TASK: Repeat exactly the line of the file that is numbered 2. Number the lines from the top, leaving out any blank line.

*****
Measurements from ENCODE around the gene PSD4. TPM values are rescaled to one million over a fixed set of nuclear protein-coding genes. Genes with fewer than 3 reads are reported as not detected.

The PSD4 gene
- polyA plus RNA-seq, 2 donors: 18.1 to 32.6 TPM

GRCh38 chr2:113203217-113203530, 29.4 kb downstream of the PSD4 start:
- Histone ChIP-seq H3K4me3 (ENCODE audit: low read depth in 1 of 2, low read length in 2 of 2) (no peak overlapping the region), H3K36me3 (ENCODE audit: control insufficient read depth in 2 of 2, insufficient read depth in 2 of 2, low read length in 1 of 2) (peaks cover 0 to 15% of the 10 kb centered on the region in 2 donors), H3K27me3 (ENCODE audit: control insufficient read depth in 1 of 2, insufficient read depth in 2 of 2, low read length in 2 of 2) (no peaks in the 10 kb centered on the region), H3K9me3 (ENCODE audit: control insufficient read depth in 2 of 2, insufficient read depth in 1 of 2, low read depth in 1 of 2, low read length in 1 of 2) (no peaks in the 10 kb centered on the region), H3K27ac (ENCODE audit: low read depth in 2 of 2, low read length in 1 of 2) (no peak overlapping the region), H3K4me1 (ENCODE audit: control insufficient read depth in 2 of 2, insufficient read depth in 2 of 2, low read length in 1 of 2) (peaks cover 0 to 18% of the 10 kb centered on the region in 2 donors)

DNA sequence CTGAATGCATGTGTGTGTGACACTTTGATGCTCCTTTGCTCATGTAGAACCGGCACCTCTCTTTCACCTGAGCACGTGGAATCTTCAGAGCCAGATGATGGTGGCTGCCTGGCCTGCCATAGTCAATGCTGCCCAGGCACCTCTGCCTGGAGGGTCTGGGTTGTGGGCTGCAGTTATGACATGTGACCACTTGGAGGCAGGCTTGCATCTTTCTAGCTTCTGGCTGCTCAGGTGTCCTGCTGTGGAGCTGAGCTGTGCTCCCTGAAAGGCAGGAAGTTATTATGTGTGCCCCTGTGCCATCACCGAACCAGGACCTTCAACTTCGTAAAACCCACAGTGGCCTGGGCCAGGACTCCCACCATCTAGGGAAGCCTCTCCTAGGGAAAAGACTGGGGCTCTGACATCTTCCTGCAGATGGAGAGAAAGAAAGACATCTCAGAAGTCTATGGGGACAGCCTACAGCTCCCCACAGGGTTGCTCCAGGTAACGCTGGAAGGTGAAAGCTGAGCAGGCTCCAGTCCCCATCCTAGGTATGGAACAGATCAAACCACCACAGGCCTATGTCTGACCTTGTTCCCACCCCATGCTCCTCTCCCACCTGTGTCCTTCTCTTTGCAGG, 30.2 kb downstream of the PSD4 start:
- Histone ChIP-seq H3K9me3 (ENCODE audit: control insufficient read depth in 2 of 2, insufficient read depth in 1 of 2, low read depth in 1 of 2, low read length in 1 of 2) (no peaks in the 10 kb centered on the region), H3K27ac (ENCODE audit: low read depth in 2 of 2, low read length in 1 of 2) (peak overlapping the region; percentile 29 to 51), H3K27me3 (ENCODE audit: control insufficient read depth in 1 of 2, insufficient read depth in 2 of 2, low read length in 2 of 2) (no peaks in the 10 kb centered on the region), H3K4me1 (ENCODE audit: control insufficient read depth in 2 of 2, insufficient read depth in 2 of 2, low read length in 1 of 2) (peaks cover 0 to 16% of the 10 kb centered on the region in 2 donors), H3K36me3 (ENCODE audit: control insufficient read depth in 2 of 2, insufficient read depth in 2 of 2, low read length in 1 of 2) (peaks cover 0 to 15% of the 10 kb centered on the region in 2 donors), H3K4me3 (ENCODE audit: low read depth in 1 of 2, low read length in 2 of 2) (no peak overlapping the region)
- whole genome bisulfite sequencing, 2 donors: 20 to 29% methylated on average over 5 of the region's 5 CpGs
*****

The PSD4 gene